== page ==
How Important Is an Apology to You? Forecasting Errors in Evaluating the Value of Apologies
Apologies are commonly used to deal with transgressions in relationships. Results to date, however, indicate that the positive effects of apologies vary widely, and the match between people’s judgments of apologies and the true value of apologies has not been studied. Building on the affective and behavioral forecasting literature, we predicted that people would overestimate how much they value apologies in reality. Across three experimental studies, our results showed that after having been betrayed by another party (or after imagining this to be the case), people (a) rated the value of an apology much more highly when they imagined receiving an apology than when they actually received an apology and (b) displayed greater trusting behavior when they imagined receiving an apology than when they actually received an apology. These results suggest that people are prone to forecasting errors regarding the effectiveness of an apology and that they tend to overvalue the impact of receiving one.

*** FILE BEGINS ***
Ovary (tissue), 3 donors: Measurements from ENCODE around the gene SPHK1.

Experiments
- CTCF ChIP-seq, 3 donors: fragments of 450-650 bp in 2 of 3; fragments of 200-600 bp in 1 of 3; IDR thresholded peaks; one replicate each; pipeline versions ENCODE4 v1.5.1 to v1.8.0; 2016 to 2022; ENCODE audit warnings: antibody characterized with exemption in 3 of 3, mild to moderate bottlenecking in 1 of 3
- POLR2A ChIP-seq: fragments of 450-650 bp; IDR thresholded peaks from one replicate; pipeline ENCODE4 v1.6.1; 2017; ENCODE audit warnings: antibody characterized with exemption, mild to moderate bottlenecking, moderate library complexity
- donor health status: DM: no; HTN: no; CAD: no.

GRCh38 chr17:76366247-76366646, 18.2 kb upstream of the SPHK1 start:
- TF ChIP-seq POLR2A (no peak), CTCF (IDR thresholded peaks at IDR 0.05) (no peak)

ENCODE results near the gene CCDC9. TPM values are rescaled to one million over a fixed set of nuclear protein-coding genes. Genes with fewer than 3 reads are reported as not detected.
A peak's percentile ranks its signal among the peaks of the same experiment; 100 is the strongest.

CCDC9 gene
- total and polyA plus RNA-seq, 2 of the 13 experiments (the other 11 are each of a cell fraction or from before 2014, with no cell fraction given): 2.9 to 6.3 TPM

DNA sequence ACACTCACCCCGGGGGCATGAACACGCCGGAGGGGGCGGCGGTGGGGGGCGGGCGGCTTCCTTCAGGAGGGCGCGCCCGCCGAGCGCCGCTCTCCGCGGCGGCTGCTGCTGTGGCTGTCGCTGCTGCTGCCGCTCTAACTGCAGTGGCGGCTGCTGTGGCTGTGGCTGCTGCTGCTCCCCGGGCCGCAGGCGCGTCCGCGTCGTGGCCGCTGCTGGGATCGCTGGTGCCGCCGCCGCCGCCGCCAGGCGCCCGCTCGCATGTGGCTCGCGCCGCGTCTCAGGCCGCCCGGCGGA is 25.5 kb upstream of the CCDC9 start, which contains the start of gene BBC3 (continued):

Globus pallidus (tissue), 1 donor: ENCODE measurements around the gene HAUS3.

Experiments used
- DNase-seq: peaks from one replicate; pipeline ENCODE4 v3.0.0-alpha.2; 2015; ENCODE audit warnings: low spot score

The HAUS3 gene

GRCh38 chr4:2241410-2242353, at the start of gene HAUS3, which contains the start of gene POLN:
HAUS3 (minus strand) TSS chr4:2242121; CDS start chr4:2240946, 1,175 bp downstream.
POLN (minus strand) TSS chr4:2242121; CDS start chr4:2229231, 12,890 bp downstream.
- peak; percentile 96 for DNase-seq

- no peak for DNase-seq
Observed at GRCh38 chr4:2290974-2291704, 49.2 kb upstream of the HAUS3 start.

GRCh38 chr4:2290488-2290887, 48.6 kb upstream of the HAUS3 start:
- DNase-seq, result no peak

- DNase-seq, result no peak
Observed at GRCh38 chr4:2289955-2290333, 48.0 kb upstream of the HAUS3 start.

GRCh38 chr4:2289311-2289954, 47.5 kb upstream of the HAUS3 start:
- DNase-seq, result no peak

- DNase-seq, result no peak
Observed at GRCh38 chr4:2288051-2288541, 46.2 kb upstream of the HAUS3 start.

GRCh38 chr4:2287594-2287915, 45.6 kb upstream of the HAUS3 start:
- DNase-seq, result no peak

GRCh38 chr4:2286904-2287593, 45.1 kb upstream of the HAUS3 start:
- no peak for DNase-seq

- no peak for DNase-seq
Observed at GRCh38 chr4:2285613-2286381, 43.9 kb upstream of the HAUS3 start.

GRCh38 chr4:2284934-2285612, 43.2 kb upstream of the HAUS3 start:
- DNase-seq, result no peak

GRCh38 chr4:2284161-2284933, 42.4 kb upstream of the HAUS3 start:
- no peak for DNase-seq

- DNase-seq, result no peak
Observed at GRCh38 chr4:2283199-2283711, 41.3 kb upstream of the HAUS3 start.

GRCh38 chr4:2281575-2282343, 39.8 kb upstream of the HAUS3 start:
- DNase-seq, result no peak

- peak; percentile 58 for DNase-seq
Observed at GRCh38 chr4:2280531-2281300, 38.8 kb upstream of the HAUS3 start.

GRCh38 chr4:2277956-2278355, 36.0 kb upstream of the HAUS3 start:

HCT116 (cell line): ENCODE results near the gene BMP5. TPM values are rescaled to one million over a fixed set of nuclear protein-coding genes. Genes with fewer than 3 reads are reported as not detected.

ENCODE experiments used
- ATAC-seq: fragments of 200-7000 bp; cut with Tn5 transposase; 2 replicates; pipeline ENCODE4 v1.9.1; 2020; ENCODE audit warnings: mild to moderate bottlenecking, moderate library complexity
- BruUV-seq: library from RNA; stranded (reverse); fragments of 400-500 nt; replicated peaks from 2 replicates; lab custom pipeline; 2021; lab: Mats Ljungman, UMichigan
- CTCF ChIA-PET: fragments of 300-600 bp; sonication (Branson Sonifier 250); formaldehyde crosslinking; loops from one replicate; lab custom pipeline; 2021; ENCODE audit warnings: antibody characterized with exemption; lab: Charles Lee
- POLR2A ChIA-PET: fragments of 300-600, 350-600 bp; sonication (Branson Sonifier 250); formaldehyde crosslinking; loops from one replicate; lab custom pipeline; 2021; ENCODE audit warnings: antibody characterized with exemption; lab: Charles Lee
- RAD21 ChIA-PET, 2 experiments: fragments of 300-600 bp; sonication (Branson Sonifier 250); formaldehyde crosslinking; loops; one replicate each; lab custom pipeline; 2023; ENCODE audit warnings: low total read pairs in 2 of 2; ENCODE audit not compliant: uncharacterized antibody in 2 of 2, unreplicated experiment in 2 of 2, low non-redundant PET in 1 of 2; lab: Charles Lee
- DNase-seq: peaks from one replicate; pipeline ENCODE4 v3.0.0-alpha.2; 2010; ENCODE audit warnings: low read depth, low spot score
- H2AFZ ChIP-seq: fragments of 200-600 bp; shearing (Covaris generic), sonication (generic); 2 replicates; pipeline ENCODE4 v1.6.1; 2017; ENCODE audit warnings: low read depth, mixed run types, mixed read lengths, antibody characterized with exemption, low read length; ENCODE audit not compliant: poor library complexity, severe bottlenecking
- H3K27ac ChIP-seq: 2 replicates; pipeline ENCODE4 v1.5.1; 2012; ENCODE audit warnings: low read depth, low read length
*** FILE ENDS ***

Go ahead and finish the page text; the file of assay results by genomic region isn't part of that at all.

|Keywords||apologies, forecasting errors, trust game|
|Persistent URL||dx.doi.org/10.1177/0956797610391101, hdl.handle.net/1765/22270|
de Cremer, D., Reinders Folmer, C.P., & Pillutla, M.M.. (2011). How Important Is an Apology to You? Forecasting Errors in Evaluating the Value of Apologies. Psychological Science, 22(1), 45–48. doi:10.1177/0956797610391101